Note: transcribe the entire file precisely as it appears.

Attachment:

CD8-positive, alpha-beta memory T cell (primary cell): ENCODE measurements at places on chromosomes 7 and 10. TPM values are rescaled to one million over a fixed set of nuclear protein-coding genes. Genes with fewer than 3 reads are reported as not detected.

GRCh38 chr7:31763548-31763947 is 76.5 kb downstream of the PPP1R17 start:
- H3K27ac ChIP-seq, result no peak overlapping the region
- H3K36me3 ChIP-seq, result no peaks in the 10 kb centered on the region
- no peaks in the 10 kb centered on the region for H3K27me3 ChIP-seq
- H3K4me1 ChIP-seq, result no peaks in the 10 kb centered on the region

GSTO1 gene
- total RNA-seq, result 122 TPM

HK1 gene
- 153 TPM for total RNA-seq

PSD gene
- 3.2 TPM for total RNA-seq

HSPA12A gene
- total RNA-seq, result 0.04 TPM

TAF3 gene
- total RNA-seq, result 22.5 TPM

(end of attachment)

CD8-positive, alpha-beta memory T cell (primary cell): ENCODE measurements at places on chromosomes 7 and 10. TPM values are rescaled to one million over a fixed set of nuclear protein-coding genes. Genes with fewer than 3 reads are reported as not detected.

GRCh38 chr7:31763548-31763947 is 76.5 kb downstream of the PPP1R17 start:
- H3K27ac ChIP-seq, result no peak overlapping the region
- H3K36me3 ChIP-seq, result no peaks in the 10 kb centered on the region
- no peaks in the 10 kb centered on the region for H3K27me3 ChIP-seq
- H3K4me1 ChIP-seq, result no peaks in the 10 kb centered on the region

GSTO1 gene
- total RNA-seq, result 122 TPM

HK1 gene
- 153 TPM for total RNA-seq

PSD gene
- 3.2 TPM for total RNA-seq

HSPA12A gene
- total RNA-seq, result 0.04 TPM

TAF3 gene
- total RNA-seq, result 22.5 TPM